8. Pikmin (Gamecube)

Product Placement in Video Games is Getting RIDICULOUS


Product Placement Includes:

  • Duracell Batteries
  • 7-Up Bottle caps

The concept of Nintendo's Pikmin series derives from Shigeru Miyamoto's time spent tending his garden. During the course of the game, protagonist Captain Olimar must find a way off of the planet that he crashes on by manipulating its local inhabitants, the Pikmin. Along his journey, he'll come across strange objects, including dangerous insects... and Duracell batteries, and 7-Up bottle caps. If this game is any indication of what Mr. Miyamoto's garden is like, then perhaps he should consider cleaning up his garden.

7. SWAT 4 (PC)

Product Placement in Video Games is Getting RIDICULOUS


Product Placement Includes:

  • Upcoming U.S. Television Shows

As an example of dynamic in-game advertising, SWAT 4 contains constantly-changing posters that developers can continue to update. Typically, these posters contain advertisements for upcoming U.S. television shows. In the example above, a poster for Tripping the Rift can be spotted.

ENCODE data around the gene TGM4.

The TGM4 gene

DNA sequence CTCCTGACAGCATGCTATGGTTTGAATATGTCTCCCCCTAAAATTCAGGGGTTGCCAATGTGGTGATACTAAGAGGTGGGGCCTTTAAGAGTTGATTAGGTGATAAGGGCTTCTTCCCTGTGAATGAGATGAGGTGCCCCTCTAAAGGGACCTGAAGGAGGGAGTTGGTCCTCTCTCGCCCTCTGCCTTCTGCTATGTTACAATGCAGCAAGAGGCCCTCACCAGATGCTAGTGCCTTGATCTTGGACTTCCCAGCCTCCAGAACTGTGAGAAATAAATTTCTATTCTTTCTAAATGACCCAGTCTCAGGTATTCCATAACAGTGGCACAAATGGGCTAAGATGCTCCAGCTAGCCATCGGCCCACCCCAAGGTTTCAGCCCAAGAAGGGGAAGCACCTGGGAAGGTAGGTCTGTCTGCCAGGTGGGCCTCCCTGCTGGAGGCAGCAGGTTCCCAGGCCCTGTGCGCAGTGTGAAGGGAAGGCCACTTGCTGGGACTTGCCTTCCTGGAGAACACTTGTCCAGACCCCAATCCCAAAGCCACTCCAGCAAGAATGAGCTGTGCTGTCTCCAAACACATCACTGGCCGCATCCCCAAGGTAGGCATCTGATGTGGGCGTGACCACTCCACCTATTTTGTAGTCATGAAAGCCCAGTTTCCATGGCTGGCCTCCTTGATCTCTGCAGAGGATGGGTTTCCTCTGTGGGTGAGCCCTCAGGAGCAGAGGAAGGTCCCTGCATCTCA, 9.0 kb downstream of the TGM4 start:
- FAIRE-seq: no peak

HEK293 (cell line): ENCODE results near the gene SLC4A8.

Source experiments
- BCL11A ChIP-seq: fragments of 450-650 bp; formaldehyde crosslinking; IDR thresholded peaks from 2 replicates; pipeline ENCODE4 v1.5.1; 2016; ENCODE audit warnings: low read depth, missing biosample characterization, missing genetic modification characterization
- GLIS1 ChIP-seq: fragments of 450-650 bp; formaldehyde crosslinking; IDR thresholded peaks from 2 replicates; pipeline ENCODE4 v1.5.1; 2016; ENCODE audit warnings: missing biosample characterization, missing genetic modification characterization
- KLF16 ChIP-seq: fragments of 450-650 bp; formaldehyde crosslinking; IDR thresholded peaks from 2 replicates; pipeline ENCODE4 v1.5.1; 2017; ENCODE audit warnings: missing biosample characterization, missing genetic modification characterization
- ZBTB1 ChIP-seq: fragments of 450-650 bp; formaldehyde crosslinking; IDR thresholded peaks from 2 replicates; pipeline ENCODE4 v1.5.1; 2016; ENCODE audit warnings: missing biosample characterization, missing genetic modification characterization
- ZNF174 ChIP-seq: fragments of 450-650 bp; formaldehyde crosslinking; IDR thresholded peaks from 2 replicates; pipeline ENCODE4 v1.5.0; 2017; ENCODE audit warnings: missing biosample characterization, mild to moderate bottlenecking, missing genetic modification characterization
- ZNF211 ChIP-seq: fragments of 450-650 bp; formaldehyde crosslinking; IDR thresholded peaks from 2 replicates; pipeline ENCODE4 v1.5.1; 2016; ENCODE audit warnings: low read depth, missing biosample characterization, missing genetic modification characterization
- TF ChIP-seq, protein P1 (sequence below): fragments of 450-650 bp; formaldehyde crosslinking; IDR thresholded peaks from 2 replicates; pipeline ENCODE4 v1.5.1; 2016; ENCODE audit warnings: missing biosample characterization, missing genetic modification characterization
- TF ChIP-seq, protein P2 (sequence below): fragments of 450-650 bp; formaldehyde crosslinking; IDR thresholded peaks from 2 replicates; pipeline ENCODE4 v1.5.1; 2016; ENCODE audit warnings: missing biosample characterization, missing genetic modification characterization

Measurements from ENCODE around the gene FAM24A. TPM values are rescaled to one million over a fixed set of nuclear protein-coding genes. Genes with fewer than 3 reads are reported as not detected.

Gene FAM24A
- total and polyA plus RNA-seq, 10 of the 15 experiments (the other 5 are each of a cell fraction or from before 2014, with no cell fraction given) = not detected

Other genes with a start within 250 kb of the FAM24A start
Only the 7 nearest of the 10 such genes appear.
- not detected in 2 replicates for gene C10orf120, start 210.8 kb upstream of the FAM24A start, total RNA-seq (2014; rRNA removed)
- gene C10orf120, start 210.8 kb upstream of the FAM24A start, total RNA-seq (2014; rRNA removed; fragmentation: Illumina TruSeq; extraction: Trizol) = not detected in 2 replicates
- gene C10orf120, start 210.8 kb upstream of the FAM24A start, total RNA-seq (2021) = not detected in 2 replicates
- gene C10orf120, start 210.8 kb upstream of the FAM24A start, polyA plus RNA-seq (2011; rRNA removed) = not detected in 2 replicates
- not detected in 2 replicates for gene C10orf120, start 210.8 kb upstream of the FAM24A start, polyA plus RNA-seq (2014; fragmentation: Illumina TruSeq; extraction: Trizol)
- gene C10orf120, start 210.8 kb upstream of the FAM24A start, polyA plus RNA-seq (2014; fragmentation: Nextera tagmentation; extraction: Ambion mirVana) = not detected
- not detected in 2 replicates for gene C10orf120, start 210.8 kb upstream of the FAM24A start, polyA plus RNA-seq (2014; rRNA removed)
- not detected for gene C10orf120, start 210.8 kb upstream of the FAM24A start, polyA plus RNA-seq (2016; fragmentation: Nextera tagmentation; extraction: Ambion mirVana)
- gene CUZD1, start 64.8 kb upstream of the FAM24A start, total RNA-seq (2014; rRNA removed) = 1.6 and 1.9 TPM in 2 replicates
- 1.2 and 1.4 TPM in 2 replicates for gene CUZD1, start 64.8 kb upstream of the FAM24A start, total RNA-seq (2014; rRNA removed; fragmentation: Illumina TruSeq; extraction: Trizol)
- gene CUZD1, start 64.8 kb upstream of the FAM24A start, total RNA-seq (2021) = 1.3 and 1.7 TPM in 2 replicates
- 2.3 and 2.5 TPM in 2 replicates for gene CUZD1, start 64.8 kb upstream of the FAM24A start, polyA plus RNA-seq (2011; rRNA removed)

6. PAIN (PS3)

Product Placement in Video Games is Getting RIDICULOUS


Product Placement Includes:

  • Movie Posters
  • Video Game Posters
  • Axe Deodorant

PAIN is another example of dynamic in-game advertising. Many believe that this game was designed to be a advertising machine for players to interact with. In the game, players are exposed to frequently updated billboard ads for the latest movies and games. You can also toss around mascots, as well, such as Daxter from the Jak and Daxter game series, or some random guy holding a can of Axe body spray.  5. Splinter Cell: Chaos Theory (PS2/Gamecube/XBOX/PC)

Product Placement in Video Games is Getting RIDICULOUS


Product Placement Includes:

  • Axe Deodorant
  • Sony Ericsson
  • Sprite